Generally, to be a successful property manager, you will have to do the following:

  • Market vacant properties to attract prospective tenants.
  • Conduct open houses and showings of rental homes.
  • Conduct a thorough and detailed tenant screening process before selecting new renters to occupy the properties that you manage.
  • Walk new tenants through the lease agreements.
  • Conduct thorough move-in and move-out inspections of the rental property.
  • Collect rent payments and security deposits from tenants.
  • Attend to any customer service needs that tenants may have.
  • Attend to maintenance requests by scheduling repairs and ensuring they are done correctly and the property remains in top shape at all times.
  • Handle all problems with tenants and evictions while following any legal requirements that may be present in your state. 
Birds-eye view of a neighborhood with lots of houses and green space

Decide on a Property Management Software

One excellent thing about starting a property management business is how little is needed to get your company going. All you really need when you start is a commercial office space that has a computer, phone, printer with a copier, scanner, and fax machine. These are all pretty attainable office supplies!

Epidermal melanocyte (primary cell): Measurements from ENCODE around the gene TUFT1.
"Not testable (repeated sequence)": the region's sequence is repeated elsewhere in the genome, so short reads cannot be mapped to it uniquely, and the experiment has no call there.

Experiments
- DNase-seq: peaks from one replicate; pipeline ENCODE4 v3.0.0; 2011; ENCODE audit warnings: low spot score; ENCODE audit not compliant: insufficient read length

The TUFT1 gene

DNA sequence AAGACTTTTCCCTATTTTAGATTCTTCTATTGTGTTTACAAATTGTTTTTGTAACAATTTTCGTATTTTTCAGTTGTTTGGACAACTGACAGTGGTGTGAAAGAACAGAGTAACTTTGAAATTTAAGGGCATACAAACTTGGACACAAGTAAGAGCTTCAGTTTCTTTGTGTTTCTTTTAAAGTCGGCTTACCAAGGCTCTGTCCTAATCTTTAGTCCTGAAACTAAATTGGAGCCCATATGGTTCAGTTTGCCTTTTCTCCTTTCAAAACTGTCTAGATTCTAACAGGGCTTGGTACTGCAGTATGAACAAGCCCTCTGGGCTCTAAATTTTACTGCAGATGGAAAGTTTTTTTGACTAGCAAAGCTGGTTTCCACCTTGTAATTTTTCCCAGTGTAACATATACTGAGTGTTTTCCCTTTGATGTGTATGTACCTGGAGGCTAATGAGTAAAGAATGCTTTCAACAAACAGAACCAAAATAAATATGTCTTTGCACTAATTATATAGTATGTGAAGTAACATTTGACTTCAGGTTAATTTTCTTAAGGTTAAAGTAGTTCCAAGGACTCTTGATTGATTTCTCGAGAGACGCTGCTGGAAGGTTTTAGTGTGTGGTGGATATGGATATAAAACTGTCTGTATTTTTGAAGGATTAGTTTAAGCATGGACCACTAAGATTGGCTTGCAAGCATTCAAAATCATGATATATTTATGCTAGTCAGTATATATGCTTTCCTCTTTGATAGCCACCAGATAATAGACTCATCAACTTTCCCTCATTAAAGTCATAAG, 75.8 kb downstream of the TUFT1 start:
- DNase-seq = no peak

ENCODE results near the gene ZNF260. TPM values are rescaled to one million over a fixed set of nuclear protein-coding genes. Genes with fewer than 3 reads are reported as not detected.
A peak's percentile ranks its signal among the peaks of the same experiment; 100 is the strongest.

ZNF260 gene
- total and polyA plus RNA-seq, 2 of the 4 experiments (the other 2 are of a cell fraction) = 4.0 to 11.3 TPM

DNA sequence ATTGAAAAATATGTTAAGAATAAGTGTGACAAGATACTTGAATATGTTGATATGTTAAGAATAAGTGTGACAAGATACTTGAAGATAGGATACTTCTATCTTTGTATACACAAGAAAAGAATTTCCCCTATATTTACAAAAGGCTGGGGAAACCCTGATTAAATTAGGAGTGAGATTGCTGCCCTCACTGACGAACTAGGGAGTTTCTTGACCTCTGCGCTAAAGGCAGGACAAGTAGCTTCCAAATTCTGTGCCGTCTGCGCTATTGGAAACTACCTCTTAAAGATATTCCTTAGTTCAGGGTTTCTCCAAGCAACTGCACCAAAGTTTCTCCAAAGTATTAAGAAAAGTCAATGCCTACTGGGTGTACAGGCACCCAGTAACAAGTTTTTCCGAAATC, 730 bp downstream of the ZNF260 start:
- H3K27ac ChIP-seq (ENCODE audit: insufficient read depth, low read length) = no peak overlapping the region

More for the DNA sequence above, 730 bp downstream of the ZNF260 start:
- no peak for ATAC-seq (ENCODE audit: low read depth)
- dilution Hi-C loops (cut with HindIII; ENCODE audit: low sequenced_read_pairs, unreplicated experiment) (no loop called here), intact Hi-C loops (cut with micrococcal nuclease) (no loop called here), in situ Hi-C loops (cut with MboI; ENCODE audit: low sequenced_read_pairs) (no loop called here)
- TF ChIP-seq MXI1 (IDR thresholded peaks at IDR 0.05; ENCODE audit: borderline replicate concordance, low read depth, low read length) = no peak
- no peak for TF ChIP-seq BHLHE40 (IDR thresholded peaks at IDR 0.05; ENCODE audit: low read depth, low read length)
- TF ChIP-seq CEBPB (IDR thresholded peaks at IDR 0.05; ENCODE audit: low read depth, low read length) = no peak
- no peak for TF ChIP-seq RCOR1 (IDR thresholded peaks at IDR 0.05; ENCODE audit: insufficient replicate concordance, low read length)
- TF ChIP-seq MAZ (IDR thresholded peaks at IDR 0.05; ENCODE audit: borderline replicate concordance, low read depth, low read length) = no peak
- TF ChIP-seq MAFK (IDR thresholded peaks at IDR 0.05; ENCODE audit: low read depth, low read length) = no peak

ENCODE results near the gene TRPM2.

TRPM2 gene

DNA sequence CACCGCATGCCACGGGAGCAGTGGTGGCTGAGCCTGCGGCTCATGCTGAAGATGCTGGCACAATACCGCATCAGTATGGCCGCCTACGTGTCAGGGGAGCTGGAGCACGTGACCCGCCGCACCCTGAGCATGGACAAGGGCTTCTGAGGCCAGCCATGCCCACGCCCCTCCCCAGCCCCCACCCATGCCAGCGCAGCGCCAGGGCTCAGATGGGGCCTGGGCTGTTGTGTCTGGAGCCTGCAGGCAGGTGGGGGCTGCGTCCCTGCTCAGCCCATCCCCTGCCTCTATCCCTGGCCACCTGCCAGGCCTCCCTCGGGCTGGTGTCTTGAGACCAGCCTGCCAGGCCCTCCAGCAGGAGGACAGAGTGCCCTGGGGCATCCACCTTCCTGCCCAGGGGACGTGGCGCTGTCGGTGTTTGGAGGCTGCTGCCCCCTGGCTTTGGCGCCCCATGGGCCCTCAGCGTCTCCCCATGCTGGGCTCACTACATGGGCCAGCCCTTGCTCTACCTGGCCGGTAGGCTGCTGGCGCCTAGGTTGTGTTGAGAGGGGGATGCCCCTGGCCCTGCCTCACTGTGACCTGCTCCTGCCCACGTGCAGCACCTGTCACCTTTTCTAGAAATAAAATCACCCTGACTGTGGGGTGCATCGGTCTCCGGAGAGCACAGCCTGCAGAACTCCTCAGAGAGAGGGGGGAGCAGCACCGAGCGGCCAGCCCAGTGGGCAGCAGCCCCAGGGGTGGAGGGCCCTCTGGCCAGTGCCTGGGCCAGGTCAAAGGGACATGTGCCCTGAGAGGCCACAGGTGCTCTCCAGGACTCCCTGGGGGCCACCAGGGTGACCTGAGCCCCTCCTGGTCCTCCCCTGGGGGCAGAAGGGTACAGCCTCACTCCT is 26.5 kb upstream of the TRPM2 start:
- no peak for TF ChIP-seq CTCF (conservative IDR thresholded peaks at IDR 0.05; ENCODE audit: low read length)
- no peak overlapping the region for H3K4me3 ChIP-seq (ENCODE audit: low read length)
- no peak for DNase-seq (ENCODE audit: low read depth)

After you have acquired all of this, you will need property management software to run your business smoothly. The following is what you will need:

  • Customer relationship management (CRM) system: A CRM system can help you keep track of all of the property owners you work with. With this software, you will also be able to remember any important details. There are several CRM systems on the market, but ultimately you should choose one that will allow you to save signed documents and keep track of any maintenance requests. 
  • Document signing: This software allows you to electronically sign important documents including lease agreements. 
  • Financial management: As you start a property management company, you will need software that can track business income, create invoices to send to property owners, and create financial reports for you to analyze each month. This can also be helpful for tracking your company’s KPIs.